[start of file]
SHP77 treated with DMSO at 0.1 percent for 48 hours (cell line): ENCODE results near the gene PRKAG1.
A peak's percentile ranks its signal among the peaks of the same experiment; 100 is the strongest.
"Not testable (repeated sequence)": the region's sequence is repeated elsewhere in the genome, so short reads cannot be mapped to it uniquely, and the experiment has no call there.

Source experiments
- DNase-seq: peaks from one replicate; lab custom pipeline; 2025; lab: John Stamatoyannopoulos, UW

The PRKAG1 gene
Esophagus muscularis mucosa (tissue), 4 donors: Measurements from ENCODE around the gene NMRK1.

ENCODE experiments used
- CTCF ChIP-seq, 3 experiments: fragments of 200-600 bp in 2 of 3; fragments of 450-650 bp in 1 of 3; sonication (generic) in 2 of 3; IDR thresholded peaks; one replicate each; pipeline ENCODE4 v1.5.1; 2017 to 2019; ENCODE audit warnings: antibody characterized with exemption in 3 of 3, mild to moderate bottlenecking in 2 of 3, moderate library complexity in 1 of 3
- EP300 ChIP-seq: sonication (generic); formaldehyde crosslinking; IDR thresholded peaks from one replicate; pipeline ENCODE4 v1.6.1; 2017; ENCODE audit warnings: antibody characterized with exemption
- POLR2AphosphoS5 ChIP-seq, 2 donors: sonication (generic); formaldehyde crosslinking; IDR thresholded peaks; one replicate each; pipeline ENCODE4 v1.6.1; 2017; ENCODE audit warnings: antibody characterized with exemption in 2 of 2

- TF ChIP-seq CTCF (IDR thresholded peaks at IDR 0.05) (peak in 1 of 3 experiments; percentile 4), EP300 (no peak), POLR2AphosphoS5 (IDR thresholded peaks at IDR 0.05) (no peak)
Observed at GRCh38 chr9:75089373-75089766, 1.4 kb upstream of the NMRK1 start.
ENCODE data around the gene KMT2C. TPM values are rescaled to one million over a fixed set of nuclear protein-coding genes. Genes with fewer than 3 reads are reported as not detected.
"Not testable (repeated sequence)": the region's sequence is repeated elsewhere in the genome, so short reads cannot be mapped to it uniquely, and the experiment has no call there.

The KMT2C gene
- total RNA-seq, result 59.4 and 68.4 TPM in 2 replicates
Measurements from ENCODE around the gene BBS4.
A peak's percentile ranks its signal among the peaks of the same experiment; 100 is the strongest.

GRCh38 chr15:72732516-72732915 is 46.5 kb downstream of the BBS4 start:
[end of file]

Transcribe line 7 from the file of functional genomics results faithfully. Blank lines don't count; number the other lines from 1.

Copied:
Esophagus muscularis mucosa (tissue), 4 donors: Measurements from ENCODE around the gene NMRK1.